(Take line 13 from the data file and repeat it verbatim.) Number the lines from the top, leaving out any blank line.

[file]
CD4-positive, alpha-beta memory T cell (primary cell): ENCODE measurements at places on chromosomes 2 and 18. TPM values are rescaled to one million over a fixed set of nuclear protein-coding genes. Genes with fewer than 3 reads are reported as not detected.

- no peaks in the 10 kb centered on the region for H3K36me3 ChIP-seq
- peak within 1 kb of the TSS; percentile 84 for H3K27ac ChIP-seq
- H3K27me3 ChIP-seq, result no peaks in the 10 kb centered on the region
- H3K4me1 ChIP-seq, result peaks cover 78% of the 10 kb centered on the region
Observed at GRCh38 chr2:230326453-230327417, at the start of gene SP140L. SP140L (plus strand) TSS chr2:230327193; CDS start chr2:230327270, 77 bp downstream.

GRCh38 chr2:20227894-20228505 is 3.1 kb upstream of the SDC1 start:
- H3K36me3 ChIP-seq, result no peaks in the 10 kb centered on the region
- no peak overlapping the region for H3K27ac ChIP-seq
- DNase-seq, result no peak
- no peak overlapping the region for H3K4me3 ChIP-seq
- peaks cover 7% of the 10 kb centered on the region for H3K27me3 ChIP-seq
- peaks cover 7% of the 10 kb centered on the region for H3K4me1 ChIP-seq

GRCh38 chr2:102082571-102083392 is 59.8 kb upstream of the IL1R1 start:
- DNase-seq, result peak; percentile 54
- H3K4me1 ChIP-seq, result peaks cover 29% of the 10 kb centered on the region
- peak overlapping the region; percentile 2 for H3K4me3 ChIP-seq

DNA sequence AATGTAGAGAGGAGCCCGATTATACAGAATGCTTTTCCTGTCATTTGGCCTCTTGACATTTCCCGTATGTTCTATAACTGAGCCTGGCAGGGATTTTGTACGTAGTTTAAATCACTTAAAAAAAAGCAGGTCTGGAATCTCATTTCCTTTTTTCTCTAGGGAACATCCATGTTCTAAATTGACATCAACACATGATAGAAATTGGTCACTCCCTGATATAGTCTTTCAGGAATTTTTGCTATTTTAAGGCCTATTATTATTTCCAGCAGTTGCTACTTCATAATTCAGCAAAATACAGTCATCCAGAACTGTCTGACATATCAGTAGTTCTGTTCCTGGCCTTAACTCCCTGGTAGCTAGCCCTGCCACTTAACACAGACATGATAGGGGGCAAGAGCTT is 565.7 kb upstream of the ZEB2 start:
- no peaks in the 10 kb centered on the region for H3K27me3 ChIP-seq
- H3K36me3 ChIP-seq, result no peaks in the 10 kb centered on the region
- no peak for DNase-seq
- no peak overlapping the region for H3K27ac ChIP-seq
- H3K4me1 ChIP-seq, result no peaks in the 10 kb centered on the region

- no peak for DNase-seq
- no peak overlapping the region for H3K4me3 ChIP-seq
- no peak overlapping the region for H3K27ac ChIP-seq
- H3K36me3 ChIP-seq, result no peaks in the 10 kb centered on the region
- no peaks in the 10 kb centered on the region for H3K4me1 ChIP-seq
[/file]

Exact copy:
- peaks cover 7% of the 10 kb centered on the region for H3K4me1 ChIP-seq